Another day of fooling my midgets into thinking I’m cool

…or at least current. I still don’t understand why my kids think I’m so great. They listen to me, they take my advice, they like spending time with me. I don’t remember feeling that way about my own mother. Her experiences seemed irrelevant to me; outdated at least and stupid at most.

Boy midget often comes home to eat lunch and then rides his scooter back to school for his afternoon classes. He is so freaking happy when he arrives at our house to see me working from home. He hugs me, looks at me with love in his eyes, and is sad to leave for school. Boy midget is 12 years old. Girl midget, nearly 10 years old now, is much more standoffish and yet still more affectionate than one would expect, given her Machiavellian personality. I used to say she was sent to me to teach me patience. I remembered this last week when she confounded me yet again with an emotional outburst. At any rate, Mommy rules supreme in girl midget’s world for the time being. I won’t fool myself into thinking she will remain this way through the teen years.

A couple of weeks ago I was walking with girl midget outside during a cloudy, humid day. It had just rained outside so the sidewalk was wet, but the temperature was increasing. She remarked how much the weather reminded her of Peru. This reminded me of how much travel I have done with my children. Some people spend on their homes, some on cars. We spend on travel, that’s obvious even to people who don’t have access to my visa bills. You know what’s funny though? We hardly ever leave our city to do shorter trips, such as visiting my parents or other relatives. By the time I get to the weekend after working all week, I do not want to plan, drive, or accept anything less than the comfort of my own home. This bothers my parents because they want to see me. I do want to see them. I’m just not physically capable of accommodating these requests.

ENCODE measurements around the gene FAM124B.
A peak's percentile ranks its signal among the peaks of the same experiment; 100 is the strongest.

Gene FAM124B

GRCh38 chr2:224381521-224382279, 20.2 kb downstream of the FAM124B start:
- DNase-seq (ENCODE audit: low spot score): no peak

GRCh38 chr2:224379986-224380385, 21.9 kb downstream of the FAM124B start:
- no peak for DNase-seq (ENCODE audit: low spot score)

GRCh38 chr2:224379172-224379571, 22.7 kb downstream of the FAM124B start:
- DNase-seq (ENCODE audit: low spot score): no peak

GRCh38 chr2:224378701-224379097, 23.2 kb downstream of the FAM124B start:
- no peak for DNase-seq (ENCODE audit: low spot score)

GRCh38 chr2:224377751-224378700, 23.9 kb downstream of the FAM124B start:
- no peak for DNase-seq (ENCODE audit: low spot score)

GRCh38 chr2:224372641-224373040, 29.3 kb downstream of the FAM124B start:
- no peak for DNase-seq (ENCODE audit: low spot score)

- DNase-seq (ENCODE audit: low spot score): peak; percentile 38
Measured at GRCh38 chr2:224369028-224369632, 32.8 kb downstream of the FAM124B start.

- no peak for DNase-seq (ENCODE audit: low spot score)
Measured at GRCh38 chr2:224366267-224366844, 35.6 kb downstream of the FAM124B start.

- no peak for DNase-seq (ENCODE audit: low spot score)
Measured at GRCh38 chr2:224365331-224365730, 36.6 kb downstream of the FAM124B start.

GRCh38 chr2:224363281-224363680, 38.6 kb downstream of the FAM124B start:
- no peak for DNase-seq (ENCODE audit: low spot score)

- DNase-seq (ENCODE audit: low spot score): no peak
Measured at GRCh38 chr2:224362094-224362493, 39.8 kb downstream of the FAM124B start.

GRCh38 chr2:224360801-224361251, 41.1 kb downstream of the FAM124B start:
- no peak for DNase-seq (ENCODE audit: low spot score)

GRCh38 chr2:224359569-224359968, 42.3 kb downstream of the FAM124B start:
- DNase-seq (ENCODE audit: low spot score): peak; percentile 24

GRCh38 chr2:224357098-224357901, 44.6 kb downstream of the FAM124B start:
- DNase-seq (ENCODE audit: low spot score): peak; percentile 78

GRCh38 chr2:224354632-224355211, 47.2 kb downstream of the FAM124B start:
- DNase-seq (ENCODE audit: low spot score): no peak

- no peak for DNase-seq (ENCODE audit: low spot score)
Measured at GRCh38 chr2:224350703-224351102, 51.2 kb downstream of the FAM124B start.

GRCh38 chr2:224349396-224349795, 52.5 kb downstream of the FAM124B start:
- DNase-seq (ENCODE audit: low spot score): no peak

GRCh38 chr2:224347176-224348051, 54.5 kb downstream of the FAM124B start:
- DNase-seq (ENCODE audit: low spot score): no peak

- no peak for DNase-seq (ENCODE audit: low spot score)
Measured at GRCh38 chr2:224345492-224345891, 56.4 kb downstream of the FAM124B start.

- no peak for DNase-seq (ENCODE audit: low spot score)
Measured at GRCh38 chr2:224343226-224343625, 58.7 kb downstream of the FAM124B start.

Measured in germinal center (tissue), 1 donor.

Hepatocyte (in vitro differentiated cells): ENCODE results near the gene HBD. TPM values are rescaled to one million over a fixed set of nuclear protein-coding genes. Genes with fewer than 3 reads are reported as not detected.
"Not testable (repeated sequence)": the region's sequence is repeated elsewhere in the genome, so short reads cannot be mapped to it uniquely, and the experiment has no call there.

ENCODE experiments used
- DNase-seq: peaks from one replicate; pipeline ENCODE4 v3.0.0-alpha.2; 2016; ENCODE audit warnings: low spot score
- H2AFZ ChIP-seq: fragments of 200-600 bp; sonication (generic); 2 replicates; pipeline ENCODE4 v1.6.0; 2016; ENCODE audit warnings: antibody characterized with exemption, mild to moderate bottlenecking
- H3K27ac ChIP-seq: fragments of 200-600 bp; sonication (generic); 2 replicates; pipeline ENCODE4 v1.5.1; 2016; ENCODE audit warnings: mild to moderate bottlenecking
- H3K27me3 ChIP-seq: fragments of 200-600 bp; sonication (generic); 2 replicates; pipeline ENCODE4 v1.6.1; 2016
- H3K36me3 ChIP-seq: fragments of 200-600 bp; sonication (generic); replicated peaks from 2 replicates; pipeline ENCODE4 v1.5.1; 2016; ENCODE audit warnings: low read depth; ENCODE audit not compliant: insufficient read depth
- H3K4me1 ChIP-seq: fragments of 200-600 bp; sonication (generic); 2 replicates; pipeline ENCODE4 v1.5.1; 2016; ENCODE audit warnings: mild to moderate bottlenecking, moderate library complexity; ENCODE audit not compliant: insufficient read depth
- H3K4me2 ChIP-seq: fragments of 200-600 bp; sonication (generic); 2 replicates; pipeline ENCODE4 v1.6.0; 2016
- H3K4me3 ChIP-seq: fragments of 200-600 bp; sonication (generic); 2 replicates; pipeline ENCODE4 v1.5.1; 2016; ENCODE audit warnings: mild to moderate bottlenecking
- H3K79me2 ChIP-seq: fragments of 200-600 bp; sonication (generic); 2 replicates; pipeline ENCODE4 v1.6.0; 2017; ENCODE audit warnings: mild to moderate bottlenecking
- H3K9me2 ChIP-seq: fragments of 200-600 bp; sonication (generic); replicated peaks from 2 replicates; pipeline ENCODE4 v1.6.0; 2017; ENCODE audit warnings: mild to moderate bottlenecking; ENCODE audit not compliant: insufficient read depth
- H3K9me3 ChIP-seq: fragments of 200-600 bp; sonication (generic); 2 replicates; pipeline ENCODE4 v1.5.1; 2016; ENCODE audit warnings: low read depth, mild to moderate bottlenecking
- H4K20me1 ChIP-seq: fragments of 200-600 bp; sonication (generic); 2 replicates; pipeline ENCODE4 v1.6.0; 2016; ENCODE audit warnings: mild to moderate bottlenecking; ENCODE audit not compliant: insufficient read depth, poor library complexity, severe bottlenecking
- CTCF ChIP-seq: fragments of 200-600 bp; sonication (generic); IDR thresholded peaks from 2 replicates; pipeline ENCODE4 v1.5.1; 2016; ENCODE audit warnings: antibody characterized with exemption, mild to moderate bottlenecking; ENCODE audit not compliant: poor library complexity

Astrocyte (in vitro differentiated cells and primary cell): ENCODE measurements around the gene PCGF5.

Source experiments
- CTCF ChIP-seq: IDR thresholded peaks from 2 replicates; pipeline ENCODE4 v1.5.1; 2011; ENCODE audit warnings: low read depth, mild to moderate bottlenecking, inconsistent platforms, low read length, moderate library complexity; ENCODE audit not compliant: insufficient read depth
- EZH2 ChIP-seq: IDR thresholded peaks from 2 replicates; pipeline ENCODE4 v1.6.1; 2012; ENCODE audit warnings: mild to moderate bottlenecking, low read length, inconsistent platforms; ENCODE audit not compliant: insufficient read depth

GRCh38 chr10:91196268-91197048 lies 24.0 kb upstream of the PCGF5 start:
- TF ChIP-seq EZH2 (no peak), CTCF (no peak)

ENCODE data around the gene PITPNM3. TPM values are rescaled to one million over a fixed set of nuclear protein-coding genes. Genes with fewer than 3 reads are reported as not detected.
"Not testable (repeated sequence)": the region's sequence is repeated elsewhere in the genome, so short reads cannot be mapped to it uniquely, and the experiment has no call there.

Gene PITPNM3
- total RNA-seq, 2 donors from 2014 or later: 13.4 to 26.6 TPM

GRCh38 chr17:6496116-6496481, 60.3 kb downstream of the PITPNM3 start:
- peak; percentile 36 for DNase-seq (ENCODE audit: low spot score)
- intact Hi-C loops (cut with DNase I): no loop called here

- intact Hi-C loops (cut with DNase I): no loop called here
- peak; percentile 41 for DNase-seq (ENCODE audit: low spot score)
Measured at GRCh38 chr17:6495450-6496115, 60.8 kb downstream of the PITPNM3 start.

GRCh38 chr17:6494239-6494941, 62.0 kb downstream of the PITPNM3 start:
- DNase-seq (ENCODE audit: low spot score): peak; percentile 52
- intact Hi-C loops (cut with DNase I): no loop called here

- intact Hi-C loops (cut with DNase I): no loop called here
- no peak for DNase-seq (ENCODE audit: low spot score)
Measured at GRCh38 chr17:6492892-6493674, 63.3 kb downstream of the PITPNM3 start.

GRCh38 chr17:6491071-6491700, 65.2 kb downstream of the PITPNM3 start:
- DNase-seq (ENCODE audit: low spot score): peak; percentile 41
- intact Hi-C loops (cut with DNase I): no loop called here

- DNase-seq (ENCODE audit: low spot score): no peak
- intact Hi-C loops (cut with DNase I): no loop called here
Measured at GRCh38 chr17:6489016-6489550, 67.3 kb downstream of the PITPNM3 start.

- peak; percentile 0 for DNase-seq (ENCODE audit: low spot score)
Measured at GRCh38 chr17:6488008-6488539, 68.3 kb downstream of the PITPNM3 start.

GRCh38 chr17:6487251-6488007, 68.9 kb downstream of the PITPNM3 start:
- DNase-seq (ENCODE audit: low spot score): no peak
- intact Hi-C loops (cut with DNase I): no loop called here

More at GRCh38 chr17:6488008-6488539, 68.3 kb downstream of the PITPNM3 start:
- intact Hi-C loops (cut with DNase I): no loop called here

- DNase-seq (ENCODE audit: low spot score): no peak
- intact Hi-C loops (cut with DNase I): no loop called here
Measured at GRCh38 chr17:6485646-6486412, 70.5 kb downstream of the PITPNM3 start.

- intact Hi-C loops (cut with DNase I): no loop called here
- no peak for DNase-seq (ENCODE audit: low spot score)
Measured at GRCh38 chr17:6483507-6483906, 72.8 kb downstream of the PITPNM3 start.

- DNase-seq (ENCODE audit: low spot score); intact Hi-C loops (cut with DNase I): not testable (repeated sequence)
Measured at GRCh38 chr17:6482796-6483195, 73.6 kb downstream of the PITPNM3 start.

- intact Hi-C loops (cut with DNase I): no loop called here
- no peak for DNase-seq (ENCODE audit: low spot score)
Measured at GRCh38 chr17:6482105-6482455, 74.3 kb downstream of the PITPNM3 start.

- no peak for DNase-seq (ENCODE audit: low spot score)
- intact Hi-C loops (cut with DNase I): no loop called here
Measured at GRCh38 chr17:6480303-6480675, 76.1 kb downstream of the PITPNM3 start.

Every morning is a struggle for me to get out of bed, get everyone else out of bed, and push everyone (including myself) out the door into the world. The people around me forget I have an inner war going on every day because I am terribly amazing at faking normalcy. Push push push. Every day I’m Sisyphus pushing the boulder up the hill. Add any stress or upset to my schedule of wake, let dogs out, take meds, get kids up, and I practically fall apart. Even when the upset to my schedule is for a good reason, a happy reason, in my head I am coping, not enjoying. I think that’s the most important point for my loved ones to remember: disruption to my morning routine and weekend relaxation routine causes me more stress than it intends to alleviate. My kids all know I take meds to stabilize my daily moods and prevent me from getting overwhelmed by the slightest blip. But of course they can’t understand the depth of my chronic illness. I doubt anyone can, even other depressed people. I’m pretty great at pasting a smile on my face and getting on with my life, thank goodness.

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